D. Dowd Muska


Just Send Money -- Don’t Ask for Help

January 21, 2016

A kōan: What’s worse, low-tech or high-tech IRS “customer service”?

We might have an answer soon, as Washington’s tax-collecting monstrosity moves, however belatedly, toward Internet-facilitated communications.

The IRS’s plan for its future, outlined in a document it calls a Concept of Operations (CONOPS), envisions the creation of cyber-accounts that will allow taxpayers to check balances, make payments, and review transaction histories.

But the IRS ombudsman is worried. Earlier this month, in her annual report, National Taxpayer Advocate Nina E. Olson warned that “implicit” in the CONOPS “is an intention on the part of the IRS to substantially reduce telephone and face-to-face interaction with taxpayers. The IRS is hoping that taxpayer interactions … through online accounts will address a high percentage of taxpayer needs. It is also developing plans to enable third parties like tax return preparers and tax software companies to do more to assist taxpayers for whom online accounts are insufficient -- an approach that will increase compliance costs for millions of taxpayers.”

Olson fears the development of a “pay-to-play system.” Taxpayers “sophisticated enough to understand their tax problem or their tax needs” will be able to “navigate the self-help options well enough to protect their rights.” So, too, will filers with “the ability to pay a third party” to wrestle with federal revenucrats. Left “up a creek,” the advocate predicts, will be “those who have neither the expertise, the time, nor the resources to navigate these options.”

While a supporter of “robust online services,” Olson notes that “not every activity can or should be done online.” Congress, she believes, “needs to assert its oversight authority and insist that the IRS come now, sooner not later, to explain the specifics of its future state vision,” and the bureaucracy “should put its plan … out to the public for notice and comment.”

Olson’s concern for Joe and Jane Taxpayer is admirable, and her calls for tough legislative scrutiny and greater public transparency are common-sense recommendations. But her admonition begs a mighty big question. The National Taxpayer Advocate knows better than anyone that the IRS’s non-digital dealings with taxpayers are abysmal.

In December, the Government Accountability Office, answering a congressional request, assessed “IRS’s taxpayer service and individual income tax return processing” for the last tax-filing season. Auditors found a “severe decline in IRS’s customer service in fiscal year 2015.” Correspondence, which is routed “through several steps before it reaches an assistor,” is supposed to be responded to within an interminably inadequate 45 days. That goal failed to be met 20.4 percent of the time in 2010. By 2015, the “overage rate” had climbed to 49.4 percent. Throughout the five-year period, the “average time needed to close cases once they were assigned to an assistor increased from about 35 to 47 days.” Eight of 17 managers who participated in GAO “discussion groups” said that “a common issue was that assistors did not send required correspondence at all.”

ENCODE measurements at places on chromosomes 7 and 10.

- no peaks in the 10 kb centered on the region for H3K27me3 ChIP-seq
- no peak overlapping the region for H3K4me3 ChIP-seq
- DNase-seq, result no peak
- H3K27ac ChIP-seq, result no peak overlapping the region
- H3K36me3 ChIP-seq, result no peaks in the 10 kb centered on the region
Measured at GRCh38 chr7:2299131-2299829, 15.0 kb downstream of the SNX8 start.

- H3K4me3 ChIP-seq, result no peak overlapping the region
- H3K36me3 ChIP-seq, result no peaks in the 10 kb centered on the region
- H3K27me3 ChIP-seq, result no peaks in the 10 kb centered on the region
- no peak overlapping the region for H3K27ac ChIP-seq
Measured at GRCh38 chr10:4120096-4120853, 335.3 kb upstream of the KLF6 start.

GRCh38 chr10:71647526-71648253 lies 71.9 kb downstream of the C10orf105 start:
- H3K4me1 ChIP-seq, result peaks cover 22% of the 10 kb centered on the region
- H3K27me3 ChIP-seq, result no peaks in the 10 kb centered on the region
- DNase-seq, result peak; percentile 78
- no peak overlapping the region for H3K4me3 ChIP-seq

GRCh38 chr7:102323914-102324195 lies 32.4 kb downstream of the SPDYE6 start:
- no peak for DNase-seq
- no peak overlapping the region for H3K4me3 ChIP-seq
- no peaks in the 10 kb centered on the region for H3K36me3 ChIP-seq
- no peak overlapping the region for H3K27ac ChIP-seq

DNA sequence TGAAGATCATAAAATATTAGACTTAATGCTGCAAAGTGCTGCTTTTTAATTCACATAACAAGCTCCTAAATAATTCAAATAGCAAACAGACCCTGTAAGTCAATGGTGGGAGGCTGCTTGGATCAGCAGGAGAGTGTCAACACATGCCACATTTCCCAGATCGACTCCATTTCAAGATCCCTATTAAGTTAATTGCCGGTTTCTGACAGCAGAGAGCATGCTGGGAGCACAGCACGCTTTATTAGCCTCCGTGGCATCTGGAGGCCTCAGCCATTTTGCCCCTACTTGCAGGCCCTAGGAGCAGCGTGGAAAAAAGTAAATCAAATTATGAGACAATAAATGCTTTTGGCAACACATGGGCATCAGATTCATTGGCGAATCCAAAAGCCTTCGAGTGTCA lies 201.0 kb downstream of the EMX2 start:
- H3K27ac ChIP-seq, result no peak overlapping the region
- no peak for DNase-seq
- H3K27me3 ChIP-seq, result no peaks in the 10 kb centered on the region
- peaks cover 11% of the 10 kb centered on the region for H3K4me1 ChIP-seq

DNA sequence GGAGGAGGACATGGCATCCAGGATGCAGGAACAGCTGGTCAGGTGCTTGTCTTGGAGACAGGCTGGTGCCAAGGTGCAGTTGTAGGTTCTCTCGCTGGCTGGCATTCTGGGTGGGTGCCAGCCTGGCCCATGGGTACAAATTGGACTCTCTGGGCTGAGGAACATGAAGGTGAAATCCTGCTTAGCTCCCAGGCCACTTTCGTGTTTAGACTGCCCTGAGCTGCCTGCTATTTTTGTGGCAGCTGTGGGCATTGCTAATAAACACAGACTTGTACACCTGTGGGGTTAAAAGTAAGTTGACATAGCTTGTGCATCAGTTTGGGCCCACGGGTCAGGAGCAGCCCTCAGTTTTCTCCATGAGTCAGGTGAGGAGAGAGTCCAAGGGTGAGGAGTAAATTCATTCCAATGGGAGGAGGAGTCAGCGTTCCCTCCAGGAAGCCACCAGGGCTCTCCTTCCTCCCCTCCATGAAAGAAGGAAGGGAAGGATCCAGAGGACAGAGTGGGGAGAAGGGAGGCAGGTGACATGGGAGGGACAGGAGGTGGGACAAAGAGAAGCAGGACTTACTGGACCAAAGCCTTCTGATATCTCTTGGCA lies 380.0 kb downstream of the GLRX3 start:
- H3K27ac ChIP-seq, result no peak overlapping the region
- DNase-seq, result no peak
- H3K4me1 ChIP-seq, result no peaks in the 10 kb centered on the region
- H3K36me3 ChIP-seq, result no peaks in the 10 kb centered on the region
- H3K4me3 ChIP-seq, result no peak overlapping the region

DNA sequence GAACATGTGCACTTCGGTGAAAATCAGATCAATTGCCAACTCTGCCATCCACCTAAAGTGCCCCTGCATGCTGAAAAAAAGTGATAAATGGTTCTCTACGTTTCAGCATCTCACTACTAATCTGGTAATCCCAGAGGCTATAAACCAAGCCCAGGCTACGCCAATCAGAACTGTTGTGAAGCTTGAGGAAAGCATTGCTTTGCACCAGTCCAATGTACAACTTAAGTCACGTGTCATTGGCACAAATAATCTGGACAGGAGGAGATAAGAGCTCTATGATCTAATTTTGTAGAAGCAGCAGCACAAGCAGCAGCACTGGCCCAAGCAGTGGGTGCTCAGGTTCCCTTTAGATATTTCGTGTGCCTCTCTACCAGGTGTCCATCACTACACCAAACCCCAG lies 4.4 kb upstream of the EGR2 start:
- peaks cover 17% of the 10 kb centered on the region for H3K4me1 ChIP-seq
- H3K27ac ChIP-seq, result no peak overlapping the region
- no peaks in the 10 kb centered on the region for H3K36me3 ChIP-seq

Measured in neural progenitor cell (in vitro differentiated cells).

In 2015, the number of taxpayers waiting more than 30 minutes at IRS walk-in sites increased by 28 percent. Call for help, and you’ll likely fare no better. “The number of calls from customers seeking to speak to an assistor decreased about 6 percent … between fiscal years 2010 and 2015. However … IRS answered about 50 percent fewer calls from taxpayers seeking an assistor … during the same period, while about 73 percent more calls were abandoned, disconnected by IRS, or met with a busy signal.” Level of service -- “defined as the percentage of people who want to speak with an IRS assistor who were able to reach one” -- tumbled to 38 percent in 2015, down from a surprisingly high 74 percent in 2010. And the average wait time tripled, to more than 30 minutes.

The IRS has an excuse for its incompetence. You guessed it -- budget cuts. While it’s true that the bureaucracy’s spending fell from $12.1 billion in 2010 to $10.9 billion in 2015, automated phone assistance and several web-based tasks (e.g., downloading forms, checking the status of refunds, applying for repayment plans) offered relief. Furthermore, the number of returns filed electronically has risen by a quarter since 2010, while the amount sent through the mail has been halved. The IRS has availed itself of several opportunities to achieve efficiencies. It should have been able to do more -- or, at least the same -- with less.

Instead, taxpayers’ horror continued. And it’s about to migrate into cyberspace.

They don’t care. They don’t have to. They’re the IRS.

D. Dowd Muska (www.dowdmuska.com) writes about government, economics, and technology. Follow him on Twitter @dowdmuska.

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